Shake flask culture broths from transformants #1 and #3, the two highest scorers in the lipase assay, were analyzed on a 16% tricine gel. A prominent polypeptide at a apparent molecular weight of 32-33 kD was observed at both time points and for each transformant harboring pEJG60.

Example 12 Preparation of Straight-dough Bread

Doughs were made using spiral mixers from 2 kg of Meneba flour (batch 941-2) according to the straight dough method (AACC Method 10-10B in Approved Methods of the American Association of Cereal Chemists, Ninth Edition, March 1995; AACC, St. Paul Minn., USA).

Lipase activity was determined using pH-stat titration and tributyrin as substrate at 30° C. and pH 7. One unit of lipase activity (1 LU) equals the amount of enzyme capable of releasing 1 μmol butyric acid/minute under standard conditions. 1 KLU=1000 LU. Enzymes were dosed according to the protocol below:

Dough Enzyme 1 2 3 4 5 6 7 8
F. venenatum 10 20 40 80 100 150
Lipase
LU/kg flour
F. oxysporum 1000
Lipase
LU/kg flour
Fungamyl 10 10 10 10 10 10 10 10
FAU/kg flour
PentMono 100 100 100 100 100 100 100 100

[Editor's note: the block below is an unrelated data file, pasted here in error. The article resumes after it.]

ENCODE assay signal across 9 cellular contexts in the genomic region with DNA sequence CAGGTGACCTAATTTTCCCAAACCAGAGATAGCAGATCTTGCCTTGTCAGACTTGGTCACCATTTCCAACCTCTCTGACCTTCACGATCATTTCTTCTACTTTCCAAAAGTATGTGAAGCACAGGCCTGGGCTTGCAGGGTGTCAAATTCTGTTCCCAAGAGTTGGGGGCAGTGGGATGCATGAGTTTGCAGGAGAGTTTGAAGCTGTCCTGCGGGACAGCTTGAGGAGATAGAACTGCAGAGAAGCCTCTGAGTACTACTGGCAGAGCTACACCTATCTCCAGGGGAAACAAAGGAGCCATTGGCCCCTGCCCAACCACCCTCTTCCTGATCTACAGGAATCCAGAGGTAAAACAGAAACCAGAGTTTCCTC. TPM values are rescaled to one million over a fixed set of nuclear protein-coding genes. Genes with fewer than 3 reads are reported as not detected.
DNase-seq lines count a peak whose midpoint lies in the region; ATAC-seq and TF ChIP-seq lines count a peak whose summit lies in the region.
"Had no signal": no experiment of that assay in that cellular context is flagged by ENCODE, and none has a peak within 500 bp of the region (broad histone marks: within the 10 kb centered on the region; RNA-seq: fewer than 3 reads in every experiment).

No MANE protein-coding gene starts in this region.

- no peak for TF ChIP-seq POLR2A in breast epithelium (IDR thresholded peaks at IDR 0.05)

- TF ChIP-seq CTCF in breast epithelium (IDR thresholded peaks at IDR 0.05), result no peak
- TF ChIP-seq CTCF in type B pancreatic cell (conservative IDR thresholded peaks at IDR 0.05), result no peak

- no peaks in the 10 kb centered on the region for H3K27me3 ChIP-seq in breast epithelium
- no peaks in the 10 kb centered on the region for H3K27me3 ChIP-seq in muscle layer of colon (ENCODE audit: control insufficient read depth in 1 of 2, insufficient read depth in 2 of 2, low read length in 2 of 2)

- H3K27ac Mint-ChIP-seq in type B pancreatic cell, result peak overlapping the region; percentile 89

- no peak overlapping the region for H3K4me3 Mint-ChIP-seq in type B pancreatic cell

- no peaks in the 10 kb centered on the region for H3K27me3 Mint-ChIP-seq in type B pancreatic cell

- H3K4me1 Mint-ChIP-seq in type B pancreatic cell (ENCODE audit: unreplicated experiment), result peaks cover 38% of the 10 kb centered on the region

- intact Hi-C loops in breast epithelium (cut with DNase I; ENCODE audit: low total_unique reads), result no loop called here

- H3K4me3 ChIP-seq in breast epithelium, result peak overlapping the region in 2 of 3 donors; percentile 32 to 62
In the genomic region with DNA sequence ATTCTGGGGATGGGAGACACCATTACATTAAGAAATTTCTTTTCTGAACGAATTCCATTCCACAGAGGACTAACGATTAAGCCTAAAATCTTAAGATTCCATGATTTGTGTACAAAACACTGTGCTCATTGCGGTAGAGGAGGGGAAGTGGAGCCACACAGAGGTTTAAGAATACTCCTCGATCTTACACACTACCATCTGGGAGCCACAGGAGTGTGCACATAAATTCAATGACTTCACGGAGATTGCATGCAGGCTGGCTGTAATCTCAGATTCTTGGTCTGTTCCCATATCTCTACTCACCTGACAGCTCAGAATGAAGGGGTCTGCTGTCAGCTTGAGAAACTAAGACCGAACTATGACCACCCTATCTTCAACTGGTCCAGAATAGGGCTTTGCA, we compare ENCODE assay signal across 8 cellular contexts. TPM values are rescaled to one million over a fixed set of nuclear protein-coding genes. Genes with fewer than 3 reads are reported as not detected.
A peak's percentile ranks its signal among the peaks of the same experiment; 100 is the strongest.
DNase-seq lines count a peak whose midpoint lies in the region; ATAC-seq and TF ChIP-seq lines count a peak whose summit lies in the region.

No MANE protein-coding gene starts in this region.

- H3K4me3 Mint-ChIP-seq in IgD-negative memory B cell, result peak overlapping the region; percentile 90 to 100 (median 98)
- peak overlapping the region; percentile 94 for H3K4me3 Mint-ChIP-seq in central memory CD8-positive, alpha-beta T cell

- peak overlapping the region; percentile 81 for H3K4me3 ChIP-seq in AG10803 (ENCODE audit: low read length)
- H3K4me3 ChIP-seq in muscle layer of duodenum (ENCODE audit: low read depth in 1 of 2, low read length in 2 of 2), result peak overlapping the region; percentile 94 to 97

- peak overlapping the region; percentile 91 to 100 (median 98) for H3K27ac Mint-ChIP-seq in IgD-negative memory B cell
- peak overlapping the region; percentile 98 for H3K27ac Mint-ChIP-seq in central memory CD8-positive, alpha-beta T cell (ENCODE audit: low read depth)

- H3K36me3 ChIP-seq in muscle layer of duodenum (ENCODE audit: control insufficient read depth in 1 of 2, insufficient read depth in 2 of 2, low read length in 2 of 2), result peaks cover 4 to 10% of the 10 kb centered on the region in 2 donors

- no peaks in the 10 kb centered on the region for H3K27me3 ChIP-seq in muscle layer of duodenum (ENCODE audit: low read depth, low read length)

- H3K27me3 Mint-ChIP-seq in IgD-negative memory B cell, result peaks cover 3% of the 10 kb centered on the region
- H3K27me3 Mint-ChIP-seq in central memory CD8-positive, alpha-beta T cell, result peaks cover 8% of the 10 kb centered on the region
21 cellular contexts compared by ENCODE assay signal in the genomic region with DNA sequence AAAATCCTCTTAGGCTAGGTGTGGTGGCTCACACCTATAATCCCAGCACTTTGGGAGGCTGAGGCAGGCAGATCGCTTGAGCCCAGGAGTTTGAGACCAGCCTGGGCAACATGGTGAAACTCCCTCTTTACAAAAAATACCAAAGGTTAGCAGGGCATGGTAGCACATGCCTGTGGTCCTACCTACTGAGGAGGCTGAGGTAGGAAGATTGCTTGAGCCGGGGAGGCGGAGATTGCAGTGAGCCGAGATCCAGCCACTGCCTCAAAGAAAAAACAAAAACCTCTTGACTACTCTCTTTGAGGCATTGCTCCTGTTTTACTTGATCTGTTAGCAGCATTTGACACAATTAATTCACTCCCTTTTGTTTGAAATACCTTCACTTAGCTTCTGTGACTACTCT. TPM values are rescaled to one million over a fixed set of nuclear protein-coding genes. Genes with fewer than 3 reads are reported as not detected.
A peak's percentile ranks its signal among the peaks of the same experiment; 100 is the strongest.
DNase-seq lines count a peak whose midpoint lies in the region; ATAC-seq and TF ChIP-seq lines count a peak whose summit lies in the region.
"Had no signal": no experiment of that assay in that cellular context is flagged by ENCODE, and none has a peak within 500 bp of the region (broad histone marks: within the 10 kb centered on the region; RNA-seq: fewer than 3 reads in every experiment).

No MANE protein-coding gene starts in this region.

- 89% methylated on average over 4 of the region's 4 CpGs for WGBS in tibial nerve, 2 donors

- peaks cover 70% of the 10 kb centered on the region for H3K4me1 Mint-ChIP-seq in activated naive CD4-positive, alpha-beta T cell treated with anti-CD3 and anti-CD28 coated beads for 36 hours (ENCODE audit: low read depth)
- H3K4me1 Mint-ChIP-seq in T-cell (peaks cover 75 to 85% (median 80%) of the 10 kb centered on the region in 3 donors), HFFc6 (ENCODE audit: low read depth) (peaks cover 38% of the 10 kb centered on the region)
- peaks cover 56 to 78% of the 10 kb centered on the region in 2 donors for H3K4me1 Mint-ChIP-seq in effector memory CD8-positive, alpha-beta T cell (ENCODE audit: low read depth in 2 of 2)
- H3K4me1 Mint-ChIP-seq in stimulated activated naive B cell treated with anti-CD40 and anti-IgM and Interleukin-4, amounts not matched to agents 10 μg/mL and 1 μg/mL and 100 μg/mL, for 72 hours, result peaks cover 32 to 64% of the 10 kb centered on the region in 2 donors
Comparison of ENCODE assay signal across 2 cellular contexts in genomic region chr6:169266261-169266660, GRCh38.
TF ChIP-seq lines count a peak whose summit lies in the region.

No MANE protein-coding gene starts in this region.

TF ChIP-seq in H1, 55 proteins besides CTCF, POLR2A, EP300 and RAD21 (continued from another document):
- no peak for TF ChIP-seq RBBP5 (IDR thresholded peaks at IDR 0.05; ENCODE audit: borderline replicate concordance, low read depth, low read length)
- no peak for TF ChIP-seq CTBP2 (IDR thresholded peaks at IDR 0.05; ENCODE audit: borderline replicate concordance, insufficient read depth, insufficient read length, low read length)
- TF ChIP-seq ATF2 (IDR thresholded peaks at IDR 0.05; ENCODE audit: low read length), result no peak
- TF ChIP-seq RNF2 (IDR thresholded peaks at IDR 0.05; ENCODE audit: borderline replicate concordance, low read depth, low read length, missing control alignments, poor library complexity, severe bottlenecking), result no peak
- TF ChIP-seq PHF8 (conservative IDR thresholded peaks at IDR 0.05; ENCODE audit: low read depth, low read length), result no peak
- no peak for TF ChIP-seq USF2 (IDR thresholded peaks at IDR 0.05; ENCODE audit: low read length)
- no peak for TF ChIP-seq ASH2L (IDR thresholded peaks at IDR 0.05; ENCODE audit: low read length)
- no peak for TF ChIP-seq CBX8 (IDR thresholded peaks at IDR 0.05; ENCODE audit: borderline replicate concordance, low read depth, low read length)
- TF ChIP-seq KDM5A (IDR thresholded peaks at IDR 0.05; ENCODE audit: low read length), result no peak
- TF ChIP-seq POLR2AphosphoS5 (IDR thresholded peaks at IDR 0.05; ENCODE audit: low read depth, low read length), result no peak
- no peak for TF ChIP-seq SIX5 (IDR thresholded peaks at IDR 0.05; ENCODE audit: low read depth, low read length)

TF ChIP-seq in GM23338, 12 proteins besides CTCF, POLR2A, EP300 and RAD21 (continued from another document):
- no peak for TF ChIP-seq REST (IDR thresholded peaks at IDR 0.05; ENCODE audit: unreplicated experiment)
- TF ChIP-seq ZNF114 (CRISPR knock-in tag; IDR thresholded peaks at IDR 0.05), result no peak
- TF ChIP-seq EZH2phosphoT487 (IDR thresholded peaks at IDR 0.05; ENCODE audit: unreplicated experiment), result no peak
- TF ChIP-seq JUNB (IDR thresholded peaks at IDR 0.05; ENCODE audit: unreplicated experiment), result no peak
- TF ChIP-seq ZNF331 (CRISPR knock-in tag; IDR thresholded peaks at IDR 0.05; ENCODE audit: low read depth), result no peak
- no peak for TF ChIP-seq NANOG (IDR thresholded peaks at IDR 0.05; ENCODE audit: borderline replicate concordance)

FXU/kg flour
DATEM 0.4
%

Example 13 Dough and Bread Evaluation and Dough Stability Measurements

Each dough described in Example 11 was split into 15 rolls for 45 minute fermentation; 15 rolls for 70 minute fermentation. Two pan breads were evaluated for of the breads crumb structure; and 2 pan breads were evaluated for texture analysis.

Firmness, elasticity of the doughs, and crumb structure, texture of the breads, shape factor and volume of the rolls were measured using the methods described earlier. Bread was measured 2 and 24 hours after baking.

Dough parameters are shown in FIG. 4 and bread parameters in FIG. 5.

The results of Dough 5 showed that the effect of the Fusarium venenatum lipase dosed at 40 LU/kg flour was similar to that of the Fusarium oxysporum lipase dosed at 1000 LU/kg flour. Increased dosages of the Fusarium venenatum lipase resulted in softer, more sticky dough which had a lower extensibility and higher elasticity. At a dosage of 150 LU/kg flour, the Fusarium venenatum lipase yielded a dough which broke apart easily when stretched, similar to undermixed doughs.